Development cooperation appropriations
In the State budget of 2016, a total of EUR 818 million is reserved for development cooperation appropriations. Development cooperation appropriations consist of the exclusive ODA budget item administered by the Ministry for Foreign Affairs (MFA) and other development cooperation funding. The share of the ODA administered by the MFA is EUR 493 million.
Finland's development cooperation appropriations for 2016 (EUR 818 million) account for about 0.38 per cent of its gross national income (GNI). The amount of the appropriations is smaller than in the previous years, because of cuts made as a part of the general government adjustment measures. The cuts decided by the Government are directed for the years 2016–2020. Finland is committed to raising the share of ODA to 0.7 per cent of GNI.
Development cooperation appropriations are divided into the exclusive ODA budget item administered by the Ministry for Foreign Affairs and other development cooperation funding.
The appropriations under the exclusive ODA budget item administered by the Ministry for Foreign Affairs are designated to nine budget allocation table lines:
- Multilateral development cooperation
- Country-specific and regional development cooperation
- European Development Fund
- Non-country specific development cooperation
- Humanitarian assistance
- Planning, support functions and communication of development cooperation
- Evaluation and internal audit of development cooperation
- Support to development cooperation conducted by civil society organisations
- Concessional credits
In statistics, other development cooperation funding includes costs arising from the reception of refugees, Finland's share of the EU development cooperation budget, and other disbursements counted as development assistance in various administrative sectors.
In development cooperation, the amount of the appropriations allocated for a given year differs from the funds actually used (i.e. the disbursements), because the appropriations are so-called deferrable appropriations. This means that if, for some reason, all the allocated appropriations cannot be used in the first year, they are still available in the subsequent two years.
Development cooperation is conducted in difficult conditions. It is therefore important that there is room for manoeuvre in the use of the appropriations. On the other hand, it takes years to achieve lasting development results, which is why a long-term commitment to cooperation is needed.
In 2015, the actual Finnish official development assistance (i.e. the disbursements) totalled EUR 1.161 billion, which accounts for 0.55 per cent of GNI. The amounts of bilateral cooperation assistance and multilateral cooperation assistance were EUR 629 and EUR 532 million respectively.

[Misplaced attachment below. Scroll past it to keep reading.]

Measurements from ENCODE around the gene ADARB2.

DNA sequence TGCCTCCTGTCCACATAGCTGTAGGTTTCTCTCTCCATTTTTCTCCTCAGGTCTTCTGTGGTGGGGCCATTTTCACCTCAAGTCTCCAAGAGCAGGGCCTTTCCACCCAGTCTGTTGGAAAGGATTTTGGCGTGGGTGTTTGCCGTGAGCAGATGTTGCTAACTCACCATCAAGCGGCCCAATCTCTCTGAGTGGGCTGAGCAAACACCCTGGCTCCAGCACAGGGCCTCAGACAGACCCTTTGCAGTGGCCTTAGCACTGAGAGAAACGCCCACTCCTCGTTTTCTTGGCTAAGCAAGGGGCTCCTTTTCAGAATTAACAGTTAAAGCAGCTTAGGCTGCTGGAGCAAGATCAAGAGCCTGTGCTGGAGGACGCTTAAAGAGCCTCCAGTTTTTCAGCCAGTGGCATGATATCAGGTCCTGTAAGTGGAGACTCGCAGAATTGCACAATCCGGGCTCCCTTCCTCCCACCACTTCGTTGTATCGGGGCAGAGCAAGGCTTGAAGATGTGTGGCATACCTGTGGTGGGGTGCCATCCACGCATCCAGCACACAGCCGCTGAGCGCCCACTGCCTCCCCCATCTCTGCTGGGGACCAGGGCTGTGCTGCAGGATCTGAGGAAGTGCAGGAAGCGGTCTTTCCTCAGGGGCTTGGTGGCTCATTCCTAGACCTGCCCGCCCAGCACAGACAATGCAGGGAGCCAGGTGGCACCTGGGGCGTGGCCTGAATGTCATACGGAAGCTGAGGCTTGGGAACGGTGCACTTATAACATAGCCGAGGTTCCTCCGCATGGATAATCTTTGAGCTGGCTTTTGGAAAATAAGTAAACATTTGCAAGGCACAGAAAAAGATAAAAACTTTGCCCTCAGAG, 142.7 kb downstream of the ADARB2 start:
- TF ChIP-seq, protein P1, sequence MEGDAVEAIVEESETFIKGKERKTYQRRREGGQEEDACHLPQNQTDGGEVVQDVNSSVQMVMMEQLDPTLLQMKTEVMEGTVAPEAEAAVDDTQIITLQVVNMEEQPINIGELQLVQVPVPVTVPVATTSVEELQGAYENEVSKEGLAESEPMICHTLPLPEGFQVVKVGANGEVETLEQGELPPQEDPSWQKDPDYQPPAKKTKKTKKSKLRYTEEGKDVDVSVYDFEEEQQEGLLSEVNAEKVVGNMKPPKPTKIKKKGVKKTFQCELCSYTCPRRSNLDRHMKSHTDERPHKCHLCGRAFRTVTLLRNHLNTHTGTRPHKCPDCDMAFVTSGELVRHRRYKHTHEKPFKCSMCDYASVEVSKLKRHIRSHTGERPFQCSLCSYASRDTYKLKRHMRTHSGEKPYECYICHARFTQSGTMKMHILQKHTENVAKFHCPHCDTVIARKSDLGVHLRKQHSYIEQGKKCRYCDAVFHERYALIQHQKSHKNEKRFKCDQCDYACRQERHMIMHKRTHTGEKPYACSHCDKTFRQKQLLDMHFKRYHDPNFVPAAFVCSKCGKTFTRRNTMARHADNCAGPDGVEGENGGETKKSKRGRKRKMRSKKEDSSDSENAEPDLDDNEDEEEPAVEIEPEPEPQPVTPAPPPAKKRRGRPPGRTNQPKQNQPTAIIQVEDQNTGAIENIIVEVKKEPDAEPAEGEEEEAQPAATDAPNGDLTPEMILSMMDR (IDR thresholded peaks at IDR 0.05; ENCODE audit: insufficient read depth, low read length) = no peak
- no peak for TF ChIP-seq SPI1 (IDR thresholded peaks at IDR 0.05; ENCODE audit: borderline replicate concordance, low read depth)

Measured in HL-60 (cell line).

The difficult humanitarian situation in the world was reflected in the allocation of aid. Like in 2014, development cooperation funds were mainly channelled to humanitarian aid and the prevention of disasters: EUR 105,7 million.
In Finland's bilateral cooperation, the next biggest sectors supported were developing countries' public administrations and CSOs (10%), education (8%), and forestry and agriculture (8%).
Statistics on Finland's development assistance disbursements in 2015
- Development cooperation statistics 2015, Part 1 (pdf, 3 pages, 19 Kb, in Finnish)
- Development cooperation statistics 2015, Part 2 (pdf, 2 pages, 11 Kb, in Finnish)
The chart below shows the distribution of Finland's bilateral development assistance into different sectors (in Finnish).
"Unspecified" covers horizontal aid, allocated to different fields of activity.
Development cooperation disbursements 1990–2015
In 2015, Finland's development cooperation disbursements dropped by approximately EUR 68 million compared to the previous year. In the longer term, development cooperation disbursements have almost doubled from EUR 600 million in the early 1990s to EUR 1.164 billion in 2015.
The share of development assistance of GNI reached the 0.7 per cent level in 1991 but dropped to 0.3 per cent in just a few years. Since then, the share of GNI has slowly grown to reach 0.6 per cent in 2014 and 0.55 per cent in 2015.
Disbursements to the largest recipient countries
The ten biggest partner countries or regions in 2015 were Afghanistan, Tanzania, Mozambique, Nepal, Ethiopia, Kenya, Somalia, Zambia, Syria and the Palestinian territories.
On the international level, the OECD Development Assistance Committee (DAC) monitors the ODA performance of its member countries, which submit their reports to it. Statistics showing the OECD/DAC member countries' development cooperation funds can be accessed on the DAC website.
Finland is committed to the promotion of the transparency of development cooperation and also supports this objective internationally. Finland is one of the founders of the International Aid Transparency Initiative (IATI).
IATI's mission is to collect and publish development cooperation information in an easily accessible and comparable form. More than 130 development cooperation actors from governmental donors to foundations and CSOs have committed to it. The aim is to create a common open standard for different development actors. When the various parties report their data in a uniform format, it is easier to make comparisons and exchange of information is more transparent.
Also in this site
Other Foreign Service websites
Content administrator Unit for Administrative and Legal Development Cooperation Matters